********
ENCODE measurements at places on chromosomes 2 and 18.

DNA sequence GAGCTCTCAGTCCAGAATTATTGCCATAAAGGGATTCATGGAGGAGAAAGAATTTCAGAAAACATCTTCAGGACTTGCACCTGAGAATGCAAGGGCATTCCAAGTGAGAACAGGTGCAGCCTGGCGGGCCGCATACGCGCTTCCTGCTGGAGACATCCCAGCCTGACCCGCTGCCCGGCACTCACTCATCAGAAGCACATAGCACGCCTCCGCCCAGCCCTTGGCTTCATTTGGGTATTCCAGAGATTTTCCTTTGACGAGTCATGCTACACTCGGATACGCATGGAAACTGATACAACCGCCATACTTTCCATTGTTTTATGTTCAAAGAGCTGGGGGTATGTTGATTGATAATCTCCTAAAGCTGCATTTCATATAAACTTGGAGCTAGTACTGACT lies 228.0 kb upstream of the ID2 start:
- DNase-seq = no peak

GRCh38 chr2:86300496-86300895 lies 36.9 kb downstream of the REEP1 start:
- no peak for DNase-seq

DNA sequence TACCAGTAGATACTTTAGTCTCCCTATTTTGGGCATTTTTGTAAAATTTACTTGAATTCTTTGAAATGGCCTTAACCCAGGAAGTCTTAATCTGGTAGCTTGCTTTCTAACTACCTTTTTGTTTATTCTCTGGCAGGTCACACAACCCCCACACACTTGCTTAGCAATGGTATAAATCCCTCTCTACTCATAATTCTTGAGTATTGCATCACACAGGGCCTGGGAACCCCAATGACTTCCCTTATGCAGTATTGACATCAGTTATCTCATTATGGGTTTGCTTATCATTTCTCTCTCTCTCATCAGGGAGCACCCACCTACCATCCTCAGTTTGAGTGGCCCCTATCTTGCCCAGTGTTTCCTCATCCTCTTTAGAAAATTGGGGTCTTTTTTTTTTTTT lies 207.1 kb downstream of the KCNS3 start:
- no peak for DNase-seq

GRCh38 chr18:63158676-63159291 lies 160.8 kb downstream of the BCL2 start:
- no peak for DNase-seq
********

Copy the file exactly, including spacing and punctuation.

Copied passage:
ENCODE measurements at places on chromosomes 2 and 18.

DNA sequence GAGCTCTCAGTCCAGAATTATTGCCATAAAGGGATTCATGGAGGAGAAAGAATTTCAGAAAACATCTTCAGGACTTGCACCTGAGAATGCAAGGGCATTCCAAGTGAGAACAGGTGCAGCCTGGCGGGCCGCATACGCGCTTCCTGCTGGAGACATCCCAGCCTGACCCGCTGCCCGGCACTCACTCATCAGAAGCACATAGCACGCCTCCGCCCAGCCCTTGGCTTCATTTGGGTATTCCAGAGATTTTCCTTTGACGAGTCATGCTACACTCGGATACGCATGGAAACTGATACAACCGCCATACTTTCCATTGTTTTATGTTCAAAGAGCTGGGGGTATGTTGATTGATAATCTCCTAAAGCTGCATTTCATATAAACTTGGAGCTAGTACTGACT lies 228.0 kb upstream of the ID2 start:
- DNase-seq = no peak

GRCh38 chr2:86300496-86300895 lies 36.9 kb downstream of the REEP1 start:
- no peak for DNase-seq

DNA sequence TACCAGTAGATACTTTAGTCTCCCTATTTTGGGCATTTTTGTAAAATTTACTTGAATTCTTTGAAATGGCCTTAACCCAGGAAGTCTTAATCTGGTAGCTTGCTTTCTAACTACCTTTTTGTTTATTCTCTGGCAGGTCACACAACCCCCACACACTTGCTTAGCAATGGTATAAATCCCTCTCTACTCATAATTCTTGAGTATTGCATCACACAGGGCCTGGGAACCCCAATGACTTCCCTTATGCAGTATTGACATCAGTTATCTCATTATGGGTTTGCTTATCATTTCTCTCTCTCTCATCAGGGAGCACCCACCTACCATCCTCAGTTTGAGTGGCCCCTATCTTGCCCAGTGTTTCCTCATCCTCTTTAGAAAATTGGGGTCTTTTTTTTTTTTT lies 207.1 kb downstream of the KCNS3 start:
- no peak for DNase-seq

GRCh38 chr18:63158676-63159291 lies 160.8 kb downstream of the BCL2 start:
- no peak for DNase-seq